The second film by Little Crew Studios.
I have watched their first film The Runner from Ravenshead several times and thoroughly enjoyed it each time. Thus when I learned that Little Crew Studios had made a second film, I was quite excited. Prompt shipping landed the DVD in the mailbox and we sat down to watch the film the day it arrived.
Let me say: It did not disappoint!
With an all child cast, this film reiterates, via an allegorical story, the importance of staying grounded in "The Book".
Follow one-armed Alec as he joins the Defense Agency in what becomes a wild ride as they battle to save New Haven from the menacing and mysterious Raiders. Suspense and emotions run high in a film featuring biblical truth, knee-slapping one-liners, and the cutest kid to ever sport a mustache. (So I think the character Eddie is just adorable.)
Moving on to the sets and production values--both are excellent, giving a sense of realism while also keeping within the bounds of childish imagination.
Speaking of children, the Steege children are really quite good actors. There is a small amount of dialogue that is a little hard to understand, but that is due primarily to the young age of the speaker(s). Otherwise, the lines are delivered convincingly and in a natural fashion (neither rushed nor laboriously slow). Every single character you see on screen is one of the seven Steege children.
The soundtrack was recorded by the London Symphony Orchestra.
I look forward to watching this one again (soon!) and hope that Little Crew Studios will be making more films!!
Right off the bat, I had a feeling about this 1947 movie...and I can't say that it was a good one. While an engaging enough story, the main feature of this film was to champion the feminist movement. Warning, I'm going to spoil this one for you.
Set in the late 1800's, when the Suffragettes had taken to the streets demanding equality, this is the story of a young female typist...who falls in love with her boss (and vice-versa [isn't that one of the dangers?]), but refuses to give up her "right to work" as his wife.
Betty Grable makes a beautiful, and sympathetic, feminist who wants both worlds--marriage and a doting husband and the "right" to work like a man. I am not a person who will argue that a woman being able to support herself is wrong, but once married in particular, it is a woman's duty to submit herself to her husband and come home (assuming she had been part of the workforce). [We'll skip the discussion of extenuating circumstances; I'm speaking in generalities here.]
Her boss is against women working...however, he's essentially blackmailed by his very feministic aunt into keeping the young lady...and then he keeps her around because he is attracted to her. By the end of the film, John has changed his tune and knuckled under to the pressure and ceded that even married women have a "right" to work outside the home.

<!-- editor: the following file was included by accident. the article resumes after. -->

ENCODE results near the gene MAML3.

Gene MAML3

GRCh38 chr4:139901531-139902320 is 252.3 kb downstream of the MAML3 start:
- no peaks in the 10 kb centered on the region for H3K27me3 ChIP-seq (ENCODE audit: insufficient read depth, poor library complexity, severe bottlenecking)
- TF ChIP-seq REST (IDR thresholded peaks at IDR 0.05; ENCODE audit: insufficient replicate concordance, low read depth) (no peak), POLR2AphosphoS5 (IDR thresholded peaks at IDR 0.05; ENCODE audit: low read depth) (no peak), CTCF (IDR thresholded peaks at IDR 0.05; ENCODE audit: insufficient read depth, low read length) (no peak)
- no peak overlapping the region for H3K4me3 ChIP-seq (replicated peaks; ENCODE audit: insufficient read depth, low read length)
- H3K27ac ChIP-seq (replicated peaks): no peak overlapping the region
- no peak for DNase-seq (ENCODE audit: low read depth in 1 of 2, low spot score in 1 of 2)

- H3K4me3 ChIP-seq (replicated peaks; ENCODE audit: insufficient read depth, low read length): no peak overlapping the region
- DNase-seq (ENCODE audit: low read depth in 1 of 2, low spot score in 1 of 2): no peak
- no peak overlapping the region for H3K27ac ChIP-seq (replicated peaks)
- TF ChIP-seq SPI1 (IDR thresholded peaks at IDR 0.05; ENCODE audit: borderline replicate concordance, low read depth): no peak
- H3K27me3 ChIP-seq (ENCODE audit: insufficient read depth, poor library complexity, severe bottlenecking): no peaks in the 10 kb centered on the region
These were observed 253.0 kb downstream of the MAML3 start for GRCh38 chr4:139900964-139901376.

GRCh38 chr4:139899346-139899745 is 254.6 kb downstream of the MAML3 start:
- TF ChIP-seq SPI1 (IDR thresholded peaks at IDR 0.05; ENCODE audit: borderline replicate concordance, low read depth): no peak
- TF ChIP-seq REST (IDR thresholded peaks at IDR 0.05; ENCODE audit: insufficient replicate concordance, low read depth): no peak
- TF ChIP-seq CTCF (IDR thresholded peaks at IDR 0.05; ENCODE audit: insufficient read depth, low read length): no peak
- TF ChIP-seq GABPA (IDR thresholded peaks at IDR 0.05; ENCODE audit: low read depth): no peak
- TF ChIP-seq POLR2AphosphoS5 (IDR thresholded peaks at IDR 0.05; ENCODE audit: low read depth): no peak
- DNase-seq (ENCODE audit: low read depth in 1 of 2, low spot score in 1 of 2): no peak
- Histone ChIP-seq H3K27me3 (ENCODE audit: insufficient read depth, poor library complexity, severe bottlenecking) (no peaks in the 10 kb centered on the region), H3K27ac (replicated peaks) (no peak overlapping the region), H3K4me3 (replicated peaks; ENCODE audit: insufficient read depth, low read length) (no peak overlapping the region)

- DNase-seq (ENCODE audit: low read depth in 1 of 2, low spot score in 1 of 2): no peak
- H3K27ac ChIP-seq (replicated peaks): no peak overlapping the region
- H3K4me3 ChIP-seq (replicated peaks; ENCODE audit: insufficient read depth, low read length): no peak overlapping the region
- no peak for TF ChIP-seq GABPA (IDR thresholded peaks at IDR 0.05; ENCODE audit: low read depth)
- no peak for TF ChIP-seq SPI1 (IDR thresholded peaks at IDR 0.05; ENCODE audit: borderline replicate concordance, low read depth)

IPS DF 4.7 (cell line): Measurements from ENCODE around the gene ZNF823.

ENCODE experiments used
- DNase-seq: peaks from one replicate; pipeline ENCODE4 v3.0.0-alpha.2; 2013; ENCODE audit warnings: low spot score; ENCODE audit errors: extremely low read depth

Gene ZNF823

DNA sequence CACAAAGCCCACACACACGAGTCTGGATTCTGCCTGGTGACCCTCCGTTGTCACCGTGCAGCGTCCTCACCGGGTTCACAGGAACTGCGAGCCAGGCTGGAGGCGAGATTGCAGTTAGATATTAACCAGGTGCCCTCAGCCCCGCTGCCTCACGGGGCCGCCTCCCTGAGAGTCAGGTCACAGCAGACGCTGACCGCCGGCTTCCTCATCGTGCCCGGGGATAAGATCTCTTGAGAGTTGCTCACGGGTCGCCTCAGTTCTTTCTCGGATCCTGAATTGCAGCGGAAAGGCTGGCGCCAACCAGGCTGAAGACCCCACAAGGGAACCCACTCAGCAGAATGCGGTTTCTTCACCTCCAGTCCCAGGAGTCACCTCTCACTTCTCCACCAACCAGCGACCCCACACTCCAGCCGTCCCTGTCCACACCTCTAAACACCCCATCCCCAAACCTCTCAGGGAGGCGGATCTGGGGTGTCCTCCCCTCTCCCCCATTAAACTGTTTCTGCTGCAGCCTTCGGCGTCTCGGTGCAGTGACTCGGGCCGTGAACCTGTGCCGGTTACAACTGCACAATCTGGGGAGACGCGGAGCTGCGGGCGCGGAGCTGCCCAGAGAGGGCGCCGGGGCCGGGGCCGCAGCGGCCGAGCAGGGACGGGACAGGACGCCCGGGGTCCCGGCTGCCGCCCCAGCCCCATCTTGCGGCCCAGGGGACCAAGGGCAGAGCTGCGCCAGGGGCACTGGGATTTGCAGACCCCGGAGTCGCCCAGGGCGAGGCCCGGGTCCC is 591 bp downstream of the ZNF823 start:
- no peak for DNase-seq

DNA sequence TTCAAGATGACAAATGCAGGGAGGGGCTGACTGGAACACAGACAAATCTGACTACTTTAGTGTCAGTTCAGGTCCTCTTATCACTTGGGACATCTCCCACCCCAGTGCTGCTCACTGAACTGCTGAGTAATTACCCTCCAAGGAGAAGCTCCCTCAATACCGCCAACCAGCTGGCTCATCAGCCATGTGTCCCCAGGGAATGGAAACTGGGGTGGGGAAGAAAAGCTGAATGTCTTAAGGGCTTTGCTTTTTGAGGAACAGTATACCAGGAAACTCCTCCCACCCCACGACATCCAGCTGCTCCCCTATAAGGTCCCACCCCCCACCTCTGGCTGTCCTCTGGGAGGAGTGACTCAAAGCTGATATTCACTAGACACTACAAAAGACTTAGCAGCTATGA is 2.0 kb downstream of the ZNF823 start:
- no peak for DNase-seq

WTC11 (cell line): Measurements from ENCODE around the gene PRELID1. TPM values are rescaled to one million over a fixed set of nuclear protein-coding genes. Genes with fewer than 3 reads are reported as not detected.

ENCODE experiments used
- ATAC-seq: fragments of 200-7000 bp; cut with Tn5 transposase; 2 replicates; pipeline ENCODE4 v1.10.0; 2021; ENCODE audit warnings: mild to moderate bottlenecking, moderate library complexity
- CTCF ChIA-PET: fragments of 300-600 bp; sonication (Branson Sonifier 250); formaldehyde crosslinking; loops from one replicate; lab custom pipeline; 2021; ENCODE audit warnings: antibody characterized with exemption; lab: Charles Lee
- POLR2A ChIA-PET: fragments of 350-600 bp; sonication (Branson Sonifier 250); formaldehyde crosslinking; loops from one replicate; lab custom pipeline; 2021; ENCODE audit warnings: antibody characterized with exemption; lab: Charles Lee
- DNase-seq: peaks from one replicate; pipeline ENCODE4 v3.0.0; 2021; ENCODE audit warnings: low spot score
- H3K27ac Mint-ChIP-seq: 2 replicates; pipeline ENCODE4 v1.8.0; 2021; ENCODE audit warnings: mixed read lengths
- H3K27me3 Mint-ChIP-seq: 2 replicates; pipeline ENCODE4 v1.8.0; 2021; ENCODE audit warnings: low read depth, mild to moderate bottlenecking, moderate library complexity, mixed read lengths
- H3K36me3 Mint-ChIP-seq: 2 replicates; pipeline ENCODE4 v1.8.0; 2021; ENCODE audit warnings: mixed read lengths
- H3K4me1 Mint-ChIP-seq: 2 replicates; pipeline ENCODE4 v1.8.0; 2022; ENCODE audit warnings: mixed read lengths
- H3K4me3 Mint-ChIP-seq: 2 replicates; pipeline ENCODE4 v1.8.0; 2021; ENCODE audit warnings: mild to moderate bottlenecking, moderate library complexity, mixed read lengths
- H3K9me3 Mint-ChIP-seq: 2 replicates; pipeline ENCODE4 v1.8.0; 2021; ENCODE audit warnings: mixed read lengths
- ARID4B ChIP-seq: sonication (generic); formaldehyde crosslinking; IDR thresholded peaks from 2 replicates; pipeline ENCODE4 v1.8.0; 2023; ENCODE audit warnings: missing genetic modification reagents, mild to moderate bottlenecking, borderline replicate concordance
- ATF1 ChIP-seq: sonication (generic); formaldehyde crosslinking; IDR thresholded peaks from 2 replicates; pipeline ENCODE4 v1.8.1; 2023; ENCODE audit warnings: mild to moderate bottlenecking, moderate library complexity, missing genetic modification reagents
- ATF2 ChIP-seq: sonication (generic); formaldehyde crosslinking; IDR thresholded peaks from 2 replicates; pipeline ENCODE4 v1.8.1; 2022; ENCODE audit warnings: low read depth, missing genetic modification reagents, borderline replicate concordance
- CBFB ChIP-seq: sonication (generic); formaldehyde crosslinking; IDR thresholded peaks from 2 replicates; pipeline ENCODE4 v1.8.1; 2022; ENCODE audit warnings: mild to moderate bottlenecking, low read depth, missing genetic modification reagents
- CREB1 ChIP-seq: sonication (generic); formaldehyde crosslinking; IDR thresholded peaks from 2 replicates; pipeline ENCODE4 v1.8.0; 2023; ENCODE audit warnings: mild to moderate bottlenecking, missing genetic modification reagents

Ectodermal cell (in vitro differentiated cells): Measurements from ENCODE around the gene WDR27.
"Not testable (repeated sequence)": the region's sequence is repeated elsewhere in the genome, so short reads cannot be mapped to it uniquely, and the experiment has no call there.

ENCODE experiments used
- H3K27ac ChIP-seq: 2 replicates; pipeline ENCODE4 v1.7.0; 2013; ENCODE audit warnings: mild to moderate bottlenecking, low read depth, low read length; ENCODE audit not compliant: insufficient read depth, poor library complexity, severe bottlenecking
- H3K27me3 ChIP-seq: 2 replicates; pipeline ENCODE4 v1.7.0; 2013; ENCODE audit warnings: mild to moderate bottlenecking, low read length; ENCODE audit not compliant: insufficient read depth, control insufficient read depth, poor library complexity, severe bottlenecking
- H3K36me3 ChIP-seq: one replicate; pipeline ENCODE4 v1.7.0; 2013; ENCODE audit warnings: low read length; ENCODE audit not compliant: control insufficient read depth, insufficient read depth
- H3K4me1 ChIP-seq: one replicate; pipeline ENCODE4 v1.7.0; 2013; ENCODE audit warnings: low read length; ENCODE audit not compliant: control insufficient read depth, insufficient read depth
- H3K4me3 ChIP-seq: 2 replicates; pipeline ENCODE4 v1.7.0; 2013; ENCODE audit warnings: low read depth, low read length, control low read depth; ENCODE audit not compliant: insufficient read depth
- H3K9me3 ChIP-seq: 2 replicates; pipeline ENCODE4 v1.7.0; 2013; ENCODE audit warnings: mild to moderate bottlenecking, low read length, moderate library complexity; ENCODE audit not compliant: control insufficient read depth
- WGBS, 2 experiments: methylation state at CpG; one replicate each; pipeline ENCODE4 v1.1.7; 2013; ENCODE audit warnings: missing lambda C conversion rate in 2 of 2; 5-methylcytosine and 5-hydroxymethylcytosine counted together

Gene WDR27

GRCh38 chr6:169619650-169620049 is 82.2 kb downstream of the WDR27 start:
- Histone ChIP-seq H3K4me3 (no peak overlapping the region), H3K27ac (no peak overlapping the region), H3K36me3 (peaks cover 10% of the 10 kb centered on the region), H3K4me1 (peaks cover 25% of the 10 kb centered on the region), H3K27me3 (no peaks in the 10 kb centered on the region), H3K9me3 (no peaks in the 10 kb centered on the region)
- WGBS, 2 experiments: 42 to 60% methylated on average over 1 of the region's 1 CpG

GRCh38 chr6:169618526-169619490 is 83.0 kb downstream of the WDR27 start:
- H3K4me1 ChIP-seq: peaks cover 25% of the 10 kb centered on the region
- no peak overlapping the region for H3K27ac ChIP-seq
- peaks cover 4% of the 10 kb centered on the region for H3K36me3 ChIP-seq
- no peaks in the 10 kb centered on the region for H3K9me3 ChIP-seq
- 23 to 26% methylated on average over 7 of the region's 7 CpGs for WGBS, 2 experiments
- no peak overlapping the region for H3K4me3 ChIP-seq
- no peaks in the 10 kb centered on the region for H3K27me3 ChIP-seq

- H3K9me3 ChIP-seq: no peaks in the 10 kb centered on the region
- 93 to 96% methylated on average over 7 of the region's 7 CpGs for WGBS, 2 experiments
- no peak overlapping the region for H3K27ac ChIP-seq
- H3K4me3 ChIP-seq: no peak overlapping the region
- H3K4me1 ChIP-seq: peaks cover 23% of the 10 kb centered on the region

That is how the movie has it's "happy ending". Being of the persuasion that women are, in general, to remain at home (not to be ornament or bumps on a log or slaves or anything of that sort), the film left a bad taste in my mouth. I am sure however that my grandmothers, had they seen it, would have loved it--it's romantic, it's funny, it has singing, and it champions what they wanted for themselves and their daughters. My mother once told me that her aunt, who herself was in the workforce, stated that "America went [wrong] when the women went to work."
So, in all, I would not recommend this film...it's sneaky, though blunt, in it's agenda. I have seen better musicals by a long shot anyway.
This 1974 film has some potential--the story that is.
Due to the vintage, the acting and historical accuracy left something to be desired (as well as the script), but the actual story isn't that bad.
The film follows the true story of the Sager family, but most particularly the eldest son, John, as they head out for Oregon from Missouri. John, at the age of 13 or thereabouts, has potential, but he is lazy, mean, and even disrespectful (at least in the film version. I would be interested in reading the book...)
After a couple of disasters, John is left, the eldest of seven children, to take care of his siblings. He determines to fulfill his papa's dream and go on to Oregon. The way is frought with danger, difficultly, and disease, but still he presses on, with his six younger siblings, one a babe in arms, to his goal.
The story has great potential--particularly when you take into account the fact that Christianity is not entirely absent.